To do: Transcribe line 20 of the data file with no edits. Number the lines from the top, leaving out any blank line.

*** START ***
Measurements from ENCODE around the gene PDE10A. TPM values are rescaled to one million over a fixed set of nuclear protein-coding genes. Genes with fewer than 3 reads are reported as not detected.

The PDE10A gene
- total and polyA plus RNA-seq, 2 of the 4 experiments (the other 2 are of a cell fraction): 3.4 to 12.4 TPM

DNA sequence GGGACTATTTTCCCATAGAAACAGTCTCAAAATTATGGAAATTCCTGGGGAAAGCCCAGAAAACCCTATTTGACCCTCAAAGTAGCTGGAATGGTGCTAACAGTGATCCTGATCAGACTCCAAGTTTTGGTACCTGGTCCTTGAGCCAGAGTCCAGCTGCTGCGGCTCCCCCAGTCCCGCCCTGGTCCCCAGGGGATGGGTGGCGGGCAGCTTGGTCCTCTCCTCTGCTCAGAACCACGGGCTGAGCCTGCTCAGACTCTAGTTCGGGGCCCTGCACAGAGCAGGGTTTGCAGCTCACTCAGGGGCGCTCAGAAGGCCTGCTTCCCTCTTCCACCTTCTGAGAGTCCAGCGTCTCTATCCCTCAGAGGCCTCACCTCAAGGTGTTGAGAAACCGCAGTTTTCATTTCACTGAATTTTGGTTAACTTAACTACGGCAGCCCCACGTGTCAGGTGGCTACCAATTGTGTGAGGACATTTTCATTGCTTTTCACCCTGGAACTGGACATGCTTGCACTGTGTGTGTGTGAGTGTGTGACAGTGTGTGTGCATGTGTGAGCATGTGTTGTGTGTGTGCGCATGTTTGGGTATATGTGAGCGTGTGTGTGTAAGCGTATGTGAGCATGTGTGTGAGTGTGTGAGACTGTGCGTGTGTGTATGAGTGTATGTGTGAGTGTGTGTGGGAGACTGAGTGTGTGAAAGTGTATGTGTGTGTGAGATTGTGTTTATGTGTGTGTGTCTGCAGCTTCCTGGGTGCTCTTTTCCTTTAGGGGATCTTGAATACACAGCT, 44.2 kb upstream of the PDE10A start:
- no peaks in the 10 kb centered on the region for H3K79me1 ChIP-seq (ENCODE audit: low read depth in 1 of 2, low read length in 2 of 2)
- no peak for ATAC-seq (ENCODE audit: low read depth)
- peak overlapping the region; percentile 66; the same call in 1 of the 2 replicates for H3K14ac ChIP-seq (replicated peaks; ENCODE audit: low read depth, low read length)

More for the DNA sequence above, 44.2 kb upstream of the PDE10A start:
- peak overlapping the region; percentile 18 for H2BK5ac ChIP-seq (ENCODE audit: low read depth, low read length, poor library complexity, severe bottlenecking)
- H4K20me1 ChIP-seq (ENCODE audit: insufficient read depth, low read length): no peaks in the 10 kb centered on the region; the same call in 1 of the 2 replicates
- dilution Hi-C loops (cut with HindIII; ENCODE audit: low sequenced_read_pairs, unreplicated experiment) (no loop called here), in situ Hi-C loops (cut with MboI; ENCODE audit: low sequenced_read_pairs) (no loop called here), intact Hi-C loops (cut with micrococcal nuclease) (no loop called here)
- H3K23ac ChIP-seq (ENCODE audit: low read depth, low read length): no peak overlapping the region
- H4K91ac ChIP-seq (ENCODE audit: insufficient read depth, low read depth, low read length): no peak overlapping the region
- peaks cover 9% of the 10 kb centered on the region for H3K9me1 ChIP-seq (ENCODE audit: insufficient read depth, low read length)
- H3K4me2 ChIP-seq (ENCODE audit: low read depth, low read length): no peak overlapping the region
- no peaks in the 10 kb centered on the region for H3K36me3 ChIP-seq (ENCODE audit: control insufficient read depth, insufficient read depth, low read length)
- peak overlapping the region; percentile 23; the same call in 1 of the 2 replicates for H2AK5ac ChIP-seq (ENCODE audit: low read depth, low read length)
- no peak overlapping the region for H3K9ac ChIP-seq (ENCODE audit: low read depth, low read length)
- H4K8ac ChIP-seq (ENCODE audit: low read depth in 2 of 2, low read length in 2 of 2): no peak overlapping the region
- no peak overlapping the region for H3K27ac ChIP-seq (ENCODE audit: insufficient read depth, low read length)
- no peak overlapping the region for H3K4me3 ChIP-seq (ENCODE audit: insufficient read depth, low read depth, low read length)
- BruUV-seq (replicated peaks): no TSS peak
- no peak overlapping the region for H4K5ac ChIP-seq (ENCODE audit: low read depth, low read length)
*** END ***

- no peak overlapping the region for H3K27ac ChIP-seq (ENCODE audit: insufficient read depth, low read length)